Vocational Visit WA Fire & Rescue
Firefighter Simon Pearce from the WA Fire and Rescue Service at the Duncraig Fire Station gave members an update on fire safety in the home. During the presentation Simon called upon his colleagues - Andy, Lee, Andrew and Brad from the duty squad rostered to assist with some questions and aspects of the presentation. The team had brought the fire engine and tender, the functions of which were demonstrated in the car park following the presentation.
Simon explained that the area covered by the Duncraig station extends from Mullaloo to Trigg and is bounded by the Indian Ocean on the west and Wanneroo Road in the east. Units from the station are sometimes called to assist in other areas.
To survive, a fire needs three essential elements - heat, oxygen and fuel. If one of these is blocked the fire will be extinguished. Simon gave a brief run through the different types of fire alarms and fire extinguishers that one should have in the home and showed short videos demonstrating their use. An extinguisher using CO2 can be used on an electrically fueled fire. He also demonstrated how to use a simple fire blanket to extinguish a fire on a stove.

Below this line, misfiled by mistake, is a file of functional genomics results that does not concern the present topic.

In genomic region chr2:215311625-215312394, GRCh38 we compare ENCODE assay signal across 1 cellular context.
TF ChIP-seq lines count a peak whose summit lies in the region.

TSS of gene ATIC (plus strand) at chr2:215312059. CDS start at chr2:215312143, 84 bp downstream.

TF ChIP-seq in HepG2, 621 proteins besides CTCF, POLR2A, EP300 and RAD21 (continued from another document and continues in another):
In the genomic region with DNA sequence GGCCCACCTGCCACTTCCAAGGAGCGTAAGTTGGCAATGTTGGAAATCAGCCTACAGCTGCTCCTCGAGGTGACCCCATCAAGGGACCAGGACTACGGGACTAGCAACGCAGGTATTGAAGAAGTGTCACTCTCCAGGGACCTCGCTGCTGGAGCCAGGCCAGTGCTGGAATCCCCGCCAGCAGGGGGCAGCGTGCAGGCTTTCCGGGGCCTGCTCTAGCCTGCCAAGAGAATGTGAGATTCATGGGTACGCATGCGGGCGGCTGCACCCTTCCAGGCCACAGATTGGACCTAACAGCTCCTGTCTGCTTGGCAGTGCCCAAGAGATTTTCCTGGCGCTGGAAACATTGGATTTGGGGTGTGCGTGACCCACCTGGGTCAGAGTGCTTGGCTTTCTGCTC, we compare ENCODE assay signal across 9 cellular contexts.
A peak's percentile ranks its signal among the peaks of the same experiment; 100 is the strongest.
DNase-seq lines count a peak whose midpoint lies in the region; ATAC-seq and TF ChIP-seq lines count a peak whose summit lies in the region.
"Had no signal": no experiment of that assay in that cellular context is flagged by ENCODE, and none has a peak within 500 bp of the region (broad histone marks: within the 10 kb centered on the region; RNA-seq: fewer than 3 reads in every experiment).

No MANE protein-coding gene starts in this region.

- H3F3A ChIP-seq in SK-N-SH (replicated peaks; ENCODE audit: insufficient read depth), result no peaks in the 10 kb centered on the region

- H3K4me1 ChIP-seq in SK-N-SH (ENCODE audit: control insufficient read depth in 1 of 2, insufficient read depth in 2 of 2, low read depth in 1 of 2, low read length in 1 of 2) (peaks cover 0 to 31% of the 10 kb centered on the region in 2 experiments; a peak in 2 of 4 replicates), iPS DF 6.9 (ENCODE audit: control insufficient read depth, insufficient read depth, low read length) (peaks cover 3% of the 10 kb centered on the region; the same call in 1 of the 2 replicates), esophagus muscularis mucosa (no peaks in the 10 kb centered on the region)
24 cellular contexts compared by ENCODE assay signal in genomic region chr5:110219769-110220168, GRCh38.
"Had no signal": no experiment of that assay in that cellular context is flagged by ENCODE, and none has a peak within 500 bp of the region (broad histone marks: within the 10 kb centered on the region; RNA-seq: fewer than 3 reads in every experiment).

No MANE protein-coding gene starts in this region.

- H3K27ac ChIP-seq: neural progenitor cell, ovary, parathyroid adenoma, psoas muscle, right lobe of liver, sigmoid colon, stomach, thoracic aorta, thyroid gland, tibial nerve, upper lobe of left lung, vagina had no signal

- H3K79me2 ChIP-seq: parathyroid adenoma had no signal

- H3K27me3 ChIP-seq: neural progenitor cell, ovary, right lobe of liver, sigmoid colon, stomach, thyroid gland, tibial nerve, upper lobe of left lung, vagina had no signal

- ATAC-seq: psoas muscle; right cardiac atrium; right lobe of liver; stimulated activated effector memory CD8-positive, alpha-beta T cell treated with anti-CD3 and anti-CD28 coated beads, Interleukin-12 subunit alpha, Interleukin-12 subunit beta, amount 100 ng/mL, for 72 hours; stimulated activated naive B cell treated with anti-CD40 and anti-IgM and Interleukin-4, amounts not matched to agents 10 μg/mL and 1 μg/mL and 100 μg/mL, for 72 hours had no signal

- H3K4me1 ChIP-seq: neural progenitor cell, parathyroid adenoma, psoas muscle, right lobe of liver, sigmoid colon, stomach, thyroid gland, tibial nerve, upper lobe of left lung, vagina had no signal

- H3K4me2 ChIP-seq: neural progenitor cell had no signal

July and August are the busiest times for indoor fires, mostly from unattended cooking and heating sources or overloaded power boards.There was also some commonsense advice on what to do in case of a fire in the home. This included - have an escape plan and leave by keeping low to the floor because the smoke rises to the ceiling. Family members should know to check in at the mailbox. Call 000 and report the fire immediately.
Most household fires are accidental and preventable, yet people sadly die every year. Most die from inhaling toxic smoke and dangerous fumes. Simon outlined a few simple steps whereby risk to safety from fire in the home can be significantly reduced:
- Install mains powered smoke alarms
- Develop and practice an escape plan with household members
- Be alert when cooking and never leave food unattended
- Never leave lit cigarettes to burn unattended
- Stay warm safely by keeping all items at least one metre from a heat source
- Charge devices (mobile phones, etc) on a solid surface
- Clean chimneys and flues regularly from built-up ash and soot
- Always stay alert when using anything that may catch alight or start a fire
- Never leave children unattended with candles, matches and lighters
- Do not overload power boards, keep them free of dust and do not put items on top of them
- If a fire starts in the home, leave immediately and call 000
- Do not re-enter a burning house under any circumstances.
During question time members learned that regional areas of WA are mostly serviced by the Volunteer Fire and Rescue Service. Following the meeting the Simon and the duty squad oversaw a visual inspection and demonstration of the equipment on board the fire engine and tender in the car park. This included the heavy lifting equipment and the “jaws of life” for rescuing people from car accidents.